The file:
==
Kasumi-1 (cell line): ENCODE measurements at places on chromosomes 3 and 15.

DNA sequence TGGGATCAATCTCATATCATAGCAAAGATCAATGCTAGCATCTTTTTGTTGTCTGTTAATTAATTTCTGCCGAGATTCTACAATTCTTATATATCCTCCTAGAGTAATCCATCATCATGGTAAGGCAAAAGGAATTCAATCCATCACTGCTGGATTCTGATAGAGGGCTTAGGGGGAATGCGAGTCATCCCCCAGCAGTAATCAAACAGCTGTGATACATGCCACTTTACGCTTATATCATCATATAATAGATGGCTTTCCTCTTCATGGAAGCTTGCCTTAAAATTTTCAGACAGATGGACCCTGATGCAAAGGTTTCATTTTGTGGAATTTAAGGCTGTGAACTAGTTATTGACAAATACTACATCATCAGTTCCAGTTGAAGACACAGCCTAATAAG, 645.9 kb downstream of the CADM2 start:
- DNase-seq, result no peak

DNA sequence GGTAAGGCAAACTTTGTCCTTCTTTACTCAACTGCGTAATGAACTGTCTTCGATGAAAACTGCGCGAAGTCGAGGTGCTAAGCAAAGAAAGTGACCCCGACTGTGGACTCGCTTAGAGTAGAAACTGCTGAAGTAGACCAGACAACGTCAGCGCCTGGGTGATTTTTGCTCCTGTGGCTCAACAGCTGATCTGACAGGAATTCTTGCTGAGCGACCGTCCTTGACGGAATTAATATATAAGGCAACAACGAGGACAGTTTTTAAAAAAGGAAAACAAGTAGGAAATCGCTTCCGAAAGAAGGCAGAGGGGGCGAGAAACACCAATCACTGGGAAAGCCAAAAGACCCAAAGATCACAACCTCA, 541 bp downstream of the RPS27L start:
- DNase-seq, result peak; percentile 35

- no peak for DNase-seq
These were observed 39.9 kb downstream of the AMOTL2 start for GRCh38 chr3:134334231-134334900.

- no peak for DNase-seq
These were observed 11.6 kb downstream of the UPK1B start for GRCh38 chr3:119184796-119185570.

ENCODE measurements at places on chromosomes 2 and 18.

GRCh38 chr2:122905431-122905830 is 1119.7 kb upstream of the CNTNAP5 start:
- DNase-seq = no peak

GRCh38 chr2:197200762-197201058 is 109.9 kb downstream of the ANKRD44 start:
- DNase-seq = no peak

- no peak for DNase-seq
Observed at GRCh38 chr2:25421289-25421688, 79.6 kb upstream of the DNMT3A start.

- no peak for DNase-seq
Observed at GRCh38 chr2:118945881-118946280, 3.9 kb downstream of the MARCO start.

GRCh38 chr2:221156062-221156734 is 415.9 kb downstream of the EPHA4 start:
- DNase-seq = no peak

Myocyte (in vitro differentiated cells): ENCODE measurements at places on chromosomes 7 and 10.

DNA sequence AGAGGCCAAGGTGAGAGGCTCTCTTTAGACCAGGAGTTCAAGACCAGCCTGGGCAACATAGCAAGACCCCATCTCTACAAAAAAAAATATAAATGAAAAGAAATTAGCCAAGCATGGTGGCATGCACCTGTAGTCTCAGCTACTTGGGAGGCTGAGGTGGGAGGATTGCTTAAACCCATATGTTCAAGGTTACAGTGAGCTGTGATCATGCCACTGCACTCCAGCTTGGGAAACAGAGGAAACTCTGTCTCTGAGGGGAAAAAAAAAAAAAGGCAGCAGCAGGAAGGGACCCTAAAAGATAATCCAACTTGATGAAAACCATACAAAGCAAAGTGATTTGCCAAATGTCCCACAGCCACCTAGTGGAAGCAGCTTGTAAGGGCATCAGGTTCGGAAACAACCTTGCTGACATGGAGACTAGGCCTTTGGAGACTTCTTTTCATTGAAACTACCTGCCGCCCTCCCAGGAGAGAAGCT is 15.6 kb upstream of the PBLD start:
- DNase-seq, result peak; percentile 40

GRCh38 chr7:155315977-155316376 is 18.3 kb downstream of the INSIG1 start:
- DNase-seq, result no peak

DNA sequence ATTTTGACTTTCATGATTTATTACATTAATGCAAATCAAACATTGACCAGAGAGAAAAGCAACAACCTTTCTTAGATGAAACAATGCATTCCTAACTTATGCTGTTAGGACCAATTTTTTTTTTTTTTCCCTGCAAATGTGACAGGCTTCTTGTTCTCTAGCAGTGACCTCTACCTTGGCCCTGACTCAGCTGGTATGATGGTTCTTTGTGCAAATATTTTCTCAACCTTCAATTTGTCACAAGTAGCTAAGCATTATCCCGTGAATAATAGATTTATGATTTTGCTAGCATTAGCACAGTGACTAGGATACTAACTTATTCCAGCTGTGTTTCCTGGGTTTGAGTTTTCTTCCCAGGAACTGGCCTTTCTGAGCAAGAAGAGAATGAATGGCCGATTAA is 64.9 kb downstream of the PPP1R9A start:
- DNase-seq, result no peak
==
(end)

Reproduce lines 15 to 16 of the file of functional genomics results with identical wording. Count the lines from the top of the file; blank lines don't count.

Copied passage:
- no peak for DNase-seq
Observed at GRCh38 chr2:25421289-25421688, 79.6 kb upstream of the DNMT3A start.